Because of this we need to keep track of the delta time - or how much time passes between the previous loop and the current loop. And because the delta time is much smaller than our animation frame interval (which we have decided on 250ms), we need to keep the cumulative delta - or how much time has passed since the beginning of the game being launched.

MORE: Read more about delta time, frame rate and game loops here, here or here .

Let's now add a resource for time, this doesn't fit into our component model since time is just some global state that needs to be kept.


#![allow(unused)]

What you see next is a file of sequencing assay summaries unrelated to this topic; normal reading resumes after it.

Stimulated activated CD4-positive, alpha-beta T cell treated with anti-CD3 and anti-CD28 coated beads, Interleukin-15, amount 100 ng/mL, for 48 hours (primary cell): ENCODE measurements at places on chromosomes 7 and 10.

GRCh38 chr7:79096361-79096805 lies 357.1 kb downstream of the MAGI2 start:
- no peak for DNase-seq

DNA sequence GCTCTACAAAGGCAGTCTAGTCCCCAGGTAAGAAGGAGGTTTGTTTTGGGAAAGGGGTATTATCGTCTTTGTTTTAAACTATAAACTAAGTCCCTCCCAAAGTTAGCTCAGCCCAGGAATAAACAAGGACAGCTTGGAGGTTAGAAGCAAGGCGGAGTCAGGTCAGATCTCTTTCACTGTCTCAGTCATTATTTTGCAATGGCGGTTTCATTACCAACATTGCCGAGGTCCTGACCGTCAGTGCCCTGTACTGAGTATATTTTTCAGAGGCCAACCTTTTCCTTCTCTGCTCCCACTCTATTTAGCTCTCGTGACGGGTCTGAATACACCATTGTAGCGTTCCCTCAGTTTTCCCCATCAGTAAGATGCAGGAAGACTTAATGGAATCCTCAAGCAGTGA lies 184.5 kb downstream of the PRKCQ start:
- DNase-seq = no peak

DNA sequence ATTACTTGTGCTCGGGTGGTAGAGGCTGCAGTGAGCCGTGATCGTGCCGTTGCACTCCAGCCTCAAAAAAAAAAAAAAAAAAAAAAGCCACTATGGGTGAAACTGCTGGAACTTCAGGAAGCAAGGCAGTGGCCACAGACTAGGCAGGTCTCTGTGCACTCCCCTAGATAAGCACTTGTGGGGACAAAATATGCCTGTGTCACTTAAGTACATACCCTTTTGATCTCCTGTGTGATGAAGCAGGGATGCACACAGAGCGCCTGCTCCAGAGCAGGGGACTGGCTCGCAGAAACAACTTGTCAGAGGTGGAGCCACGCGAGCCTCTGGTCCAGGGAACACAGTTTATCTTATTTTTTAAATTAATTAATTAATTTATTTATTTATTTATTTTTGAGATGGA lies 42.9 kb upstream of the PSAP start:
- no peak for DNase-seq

fn main() {
// resources.rs
#[derive(Default)]
pub struct Time {
    pub delta: Duration,
}
}

And don't forget to register the new resource.


#![allow(unused)]
fn main() {
// resources.rs
pub fn register_resources(world: &mut World) {
    world.insert(InputQueue::default());
    world.insert(Gameplay::default());
    world.insert(Time::default());
}
}

And now let's update this time in our main loop. Luckily ggez provides a function to get the delta, so all we have to do is accumulate it.


#![allow(unused)]
fn main() {
// main.rs
impl event::EventHandler for Game {
    fn update(&mut self, context: &mut Context) -> GameResult {
        // Run input system
        {
            let mut is = InputSystem {};
            is.run_now(&self.world);
        }

        // Run gameplay state system
        {
            let mut gss = GameplayStateSystem {};
            gss.run_now(&self.world);
        }

        // Get and update time resource
        {
            let mut time = self.world.write_resource::<Time>();